As President Barack Obama considers military action in response to Bashar al-Assad's alleged use of chemical weapons in Syria, a debate over whether he must seek Congress' consent has surfaced. It's a debate with which the president is extremely familiar.
As a senator, Obama was a staunch critic of President George W. Bush for not obtaining renewed authorization for the war in Iraq. He blasted his predecessor in 2007, saying, "The president does not have power under the Constitution to unilaterally authorize a military attack in a situation that does not involve stopping an actual or imminent threat to the nation."
Additionally, as a candidate for president, Obama reaffirmed that sentiment. He told the Boston Globe in a questionnaire, "The president does not have power under the Constitution to unilaterally authorize a military attack in a situation that does not involve stopping an actual or imminent threat to the nation."
"It is always preferable to have the informed consent of Congress prior to any military action," Obama added at the time.
As a senator, Vice President Joe Biden had a similar take. During a campaign speech in Iowa in 2007, he said "the consequences of war -- intended or otherwise -- can be so profound and complicated that our founding fathers vested in Congress, not the president, the power to initiate war, except to repel an imminent attack on the United States or its citizens."
Although they have held such strong views in the past, their positions have dramatically changed. They did not seek Congressional consent when the United States engaged its military in Libya, nor when Obama expanded the war in Afghanistan. In both instances, members of Congress complained loudly, but the president defended his decision.
In the case of Libya, the president said at the time that U.S. troops would not be on the ground and so the law didn't apply.
Why the change of heart?
"Where you stand on this issue depends on where you sit, and right now (Obama) is sitting in the Oval Office," said Kal Raustiala, professor of law at UCLA.
It's a long-running battle of checks and balances. And it's one that the president usually wins.
The debate revolves around the War Powers Resolution.
Congress passed the measure in 1973, overriding a veto by President Richard Nixon. It was meant to rein in the president's ability to involve the United States in overseas conflict.
The law requires that the president seek consent from Congress before force is used or within 60 days of the start of hostilities and that the president provides Congress with reports throughout the conflict.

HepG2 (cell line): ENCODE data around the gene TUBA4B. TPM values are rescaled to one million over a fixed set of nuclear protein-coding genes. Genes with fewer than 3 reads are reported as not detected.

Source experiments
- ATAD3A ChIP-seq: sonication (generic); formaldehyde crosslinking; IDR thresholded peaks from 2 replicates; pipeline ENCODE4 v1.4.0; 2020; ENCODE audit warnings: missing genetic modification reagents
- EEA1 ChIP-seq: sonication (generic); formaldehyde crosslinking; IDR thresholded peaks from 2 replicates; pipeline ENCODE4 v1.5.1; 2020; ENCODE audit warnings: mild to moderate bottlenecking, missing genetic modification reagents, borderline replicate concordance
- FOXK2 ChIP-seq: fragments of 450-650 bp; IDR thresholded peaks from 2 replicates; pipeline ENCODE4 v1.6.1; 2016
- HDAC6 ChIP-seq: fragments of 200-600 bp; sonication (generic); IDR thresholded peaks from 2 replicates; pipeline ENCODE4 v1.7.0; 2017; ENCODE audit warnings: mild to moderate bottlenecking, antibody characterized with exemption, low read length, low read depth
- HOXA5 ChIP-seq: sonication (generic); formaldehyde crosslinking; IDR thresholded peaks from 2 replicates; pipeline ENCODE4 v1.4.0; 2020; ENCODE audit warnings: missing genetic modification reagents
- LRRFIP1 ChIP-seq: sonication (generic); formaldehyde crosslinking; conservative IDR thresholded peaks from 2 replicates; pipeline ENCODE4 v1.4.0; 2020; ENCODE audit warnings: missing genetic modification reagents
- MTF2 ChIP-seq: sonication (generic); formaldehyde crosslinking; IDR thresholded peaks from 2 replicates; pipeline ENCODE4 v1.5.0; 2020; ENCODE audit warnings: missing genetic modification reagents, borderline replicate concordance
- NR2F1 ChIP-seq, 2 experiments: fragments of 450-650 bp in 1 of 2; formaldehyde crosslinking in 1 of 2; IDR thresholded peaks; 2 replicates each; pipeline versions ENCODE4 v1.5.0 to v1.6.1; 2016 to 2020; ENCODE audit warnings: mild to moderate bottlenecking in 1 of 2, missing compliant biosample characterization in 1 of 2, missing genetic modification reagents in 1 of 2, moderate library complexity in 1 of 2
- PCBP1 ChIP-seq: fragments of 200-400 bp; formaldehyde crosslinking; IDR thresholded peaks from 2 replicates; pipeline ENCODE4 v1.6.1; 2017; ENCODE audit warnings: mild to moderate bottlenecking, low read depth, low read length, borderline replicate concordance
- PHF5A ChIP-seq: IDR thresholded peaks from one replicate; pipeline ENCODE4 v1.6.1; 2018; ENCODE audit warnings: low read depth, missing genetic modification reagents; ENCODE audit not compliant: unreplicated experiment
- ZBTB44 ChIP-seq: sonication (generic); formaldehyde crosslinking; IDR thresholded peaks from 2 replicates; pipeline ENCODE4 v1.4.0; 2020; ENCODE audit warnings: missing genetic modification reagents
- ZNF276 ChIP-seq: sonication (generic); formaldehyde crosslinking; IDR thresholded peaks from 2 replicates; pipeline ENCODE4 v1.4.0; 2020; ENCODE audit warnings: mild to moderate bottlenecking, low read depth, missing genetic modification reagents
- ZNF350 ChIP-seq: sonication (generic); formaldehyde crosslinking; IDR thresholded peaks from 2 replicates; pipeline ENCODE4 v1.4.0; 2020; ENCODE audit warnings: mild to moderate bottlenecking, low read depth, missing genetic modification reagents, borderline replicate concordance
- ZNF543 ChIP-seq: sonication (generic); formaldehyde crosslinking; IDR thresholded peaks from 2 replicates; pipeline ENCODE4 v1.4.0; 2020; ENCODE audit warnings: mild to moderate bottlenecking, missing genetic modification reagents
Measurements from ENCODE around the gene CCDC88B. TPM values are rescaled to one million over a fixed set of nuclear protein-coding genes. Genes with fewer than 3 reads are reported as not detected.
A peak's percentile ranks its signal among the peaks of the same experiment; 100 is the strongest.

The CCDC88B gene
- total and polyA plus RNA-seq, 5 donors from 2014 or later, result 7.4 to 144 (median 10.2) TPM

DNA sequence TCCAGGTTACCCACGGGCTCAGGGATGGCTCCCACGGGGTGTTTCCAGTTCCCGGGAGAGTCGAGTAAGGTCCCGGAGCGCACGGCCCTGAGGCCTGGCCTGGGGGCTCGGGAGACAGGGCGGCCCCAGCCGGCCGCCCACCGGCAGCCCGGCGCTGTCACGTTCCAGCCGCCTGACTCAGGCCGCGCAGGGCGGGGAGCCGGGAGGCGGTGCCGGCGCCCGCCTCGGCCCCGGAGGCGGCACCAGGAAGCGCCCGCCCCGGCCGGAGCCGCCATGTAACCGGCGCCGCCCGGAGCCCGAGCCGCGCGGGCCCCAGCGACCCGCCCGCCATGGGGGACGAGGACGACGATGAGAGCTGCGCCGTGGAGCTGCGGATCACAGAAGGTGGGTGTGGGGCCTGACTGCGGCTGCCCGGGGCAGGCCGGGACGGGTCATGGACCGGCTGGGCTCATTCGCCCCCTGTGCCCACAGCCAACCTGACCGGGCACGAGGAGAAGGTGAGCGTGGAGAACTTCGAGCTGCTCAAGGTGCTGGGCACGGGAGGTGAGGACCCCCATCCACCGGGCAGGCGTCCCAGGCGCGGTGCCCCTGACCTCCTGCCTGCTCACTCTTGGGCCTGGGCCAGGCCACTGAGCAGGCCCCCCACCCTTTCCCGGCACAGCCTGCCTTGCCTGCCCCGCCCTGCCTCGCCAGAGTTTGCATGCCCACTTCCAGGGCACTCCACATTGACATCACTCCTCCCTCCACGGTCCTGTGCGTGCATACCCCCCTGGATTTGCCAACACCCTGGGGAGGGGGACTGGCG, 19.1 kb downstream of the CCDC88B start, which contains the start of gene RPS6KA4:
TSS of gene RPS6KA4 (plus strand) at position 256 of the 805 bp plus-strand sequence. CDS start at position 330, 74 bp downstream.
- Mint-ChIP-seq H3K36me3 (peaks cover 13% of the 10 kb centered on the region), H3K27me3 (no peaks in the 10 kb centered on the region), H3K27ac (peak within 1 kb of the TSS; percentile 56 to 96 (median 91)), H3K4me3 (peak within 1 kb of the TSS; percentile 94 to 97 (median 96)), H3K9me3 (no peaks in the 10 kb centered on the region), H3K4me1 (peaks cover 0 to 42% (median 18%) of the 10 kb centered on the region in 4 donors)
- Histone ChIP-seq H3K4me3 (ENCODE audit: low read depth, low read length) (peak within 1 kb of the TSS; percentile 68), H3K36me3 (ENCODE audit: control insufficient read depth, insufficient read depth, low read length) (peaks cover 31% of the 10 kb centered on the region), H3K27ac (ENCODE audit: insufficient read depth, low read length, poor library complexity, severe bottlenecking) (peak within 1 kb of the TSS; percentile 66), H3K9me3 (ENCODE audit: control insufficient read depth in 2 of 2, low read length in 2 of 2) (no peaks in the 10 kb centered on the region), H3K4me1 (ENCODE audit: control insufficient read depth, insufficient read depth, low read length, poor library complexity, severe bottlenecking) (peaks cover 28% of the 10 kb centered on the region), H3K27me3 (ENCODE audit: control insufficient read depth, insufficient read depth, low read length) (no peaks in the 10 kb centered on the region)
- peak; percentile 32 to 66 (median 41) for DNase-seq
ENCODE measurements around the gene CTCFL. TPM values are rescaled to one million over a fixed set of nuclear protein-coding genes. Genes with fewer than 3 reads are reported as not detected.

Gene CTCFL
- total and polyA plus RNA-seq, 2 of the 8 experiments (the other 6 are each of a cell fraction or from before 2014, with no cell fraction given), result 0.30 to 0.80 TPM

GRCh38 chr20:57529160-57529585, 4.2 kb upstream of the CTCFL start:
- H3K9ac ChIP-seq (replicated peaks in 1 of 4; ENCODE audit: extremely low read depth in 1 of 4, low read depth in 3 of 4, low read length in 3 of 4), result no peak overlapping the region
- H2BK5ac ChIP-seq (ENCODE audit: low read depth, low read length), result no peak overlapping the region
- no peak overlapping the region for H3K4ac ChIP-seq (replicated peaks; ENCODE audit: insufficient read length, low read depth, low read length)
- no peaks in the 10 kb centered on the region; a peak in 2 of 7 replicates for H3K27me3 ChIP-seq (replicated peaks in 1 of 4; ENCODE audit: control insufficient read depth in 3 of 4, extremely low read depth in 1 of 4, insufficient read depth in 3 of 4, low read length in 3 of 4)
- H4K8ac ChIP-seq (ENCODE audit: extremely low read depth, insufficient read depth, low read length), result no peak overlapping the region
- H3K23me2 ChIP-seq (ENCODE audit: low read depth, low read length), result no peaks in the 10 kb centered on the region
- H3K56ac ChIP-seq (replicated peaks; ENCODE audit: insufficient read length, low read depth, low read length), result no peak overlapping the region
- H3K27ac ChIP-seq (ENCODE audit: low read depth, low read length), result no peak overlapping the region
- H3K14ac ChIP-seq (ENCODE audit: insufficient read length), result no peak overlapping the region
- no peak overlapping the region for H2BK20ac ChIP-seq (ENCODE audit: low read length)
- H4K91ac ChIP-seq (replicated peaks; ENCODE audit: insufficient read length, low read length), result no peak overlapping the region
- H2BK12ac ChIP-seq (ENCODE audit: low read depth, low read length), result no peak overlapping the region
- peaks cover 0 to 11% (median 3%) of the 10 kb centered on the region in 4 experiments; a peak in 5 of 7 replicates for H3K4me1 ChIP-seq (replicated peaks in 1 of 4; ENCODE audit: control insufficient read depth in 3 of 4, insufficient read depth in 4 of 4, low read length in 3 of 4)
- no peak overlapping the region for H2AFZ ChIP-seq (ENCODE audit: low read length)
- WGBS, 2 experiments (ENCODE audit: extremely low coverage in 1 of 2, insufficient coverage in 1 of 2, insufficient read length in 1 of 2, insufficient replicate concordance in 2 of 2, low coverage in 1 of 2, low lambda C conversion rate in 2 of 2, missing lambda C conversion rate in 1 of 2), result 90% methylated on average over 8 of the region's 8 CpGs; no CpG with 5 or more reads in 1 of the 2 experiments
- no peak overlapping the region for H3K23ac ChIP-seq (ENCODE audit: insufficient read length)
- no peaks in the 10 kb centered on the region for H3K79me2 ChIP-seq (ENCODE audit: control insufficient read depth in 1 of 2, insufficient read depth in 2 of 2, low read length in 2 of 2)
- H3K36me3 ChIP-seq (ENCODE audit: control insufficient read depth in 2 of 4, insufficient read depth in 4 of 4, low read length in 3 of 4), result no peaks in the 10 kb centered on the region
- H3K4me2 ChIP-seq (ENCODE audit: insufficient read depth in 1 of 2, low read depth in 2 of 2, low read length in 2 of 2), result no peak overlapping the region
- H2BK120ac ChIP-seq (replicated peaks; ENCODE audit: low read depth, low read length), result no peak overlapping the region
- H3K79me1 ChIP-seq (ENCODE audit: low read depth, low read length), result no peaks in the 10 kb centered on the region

It hasn't really worked that way.
It's a debate that has played out time and time again in U.S. history: a president is considering intervening in an international conflict, Congress wants a say. Specifically, congressional opponents want the ability to block the intended military action.
Since 1973, the United States has used military force in Grenada in 1983, Panama in 1989, Iraq in 1991, Haiti in 1994 and Kosovo in 1999. In all those instances, presidents -- both Democrats and Republicans -- sidestepped Congress and committed U.S. military forces without obtaining Congressional approval.
Congress did, however, provide Bush with its approval for the war in Iraq in 2002 and the war in Afghanistan after the September 11, 2001, terror attacks.
Like a replay of the past, some members of Congress are demanding the president seek the legislative branch's approval before any action is taken in Syria. But it's highly unlikely the president will take that formal step.
Congress complains, sometimes loudly, but has rarely done anything about it. It could pass laws further restricting the president's authority, but hasn't done so. The legislative branch could also withhold funding of any military conflict, but that's another avenue it has failed to take. Additionally, the judiciary has been reluctant to settle the dispute.
In the White House's daily briefing, press secretary Jay Carney said the administration is consulting with Congress. Obama "had discussions with relevant members of Congress, and leaders of committees and leaders of the Congress at large," he said.
In response to Carney's statement, Rep. Justin Amash, R-Michigan, who called military action without congressional approval "unconstitutional" and is among a group of lawmakers who are demanding the president seek their approval, tweeted, "yeah right."
But while members are likely to write letters, pontificate and even challenge the president to seek consent, the president is likely to continue to sit on the winning side of the issue.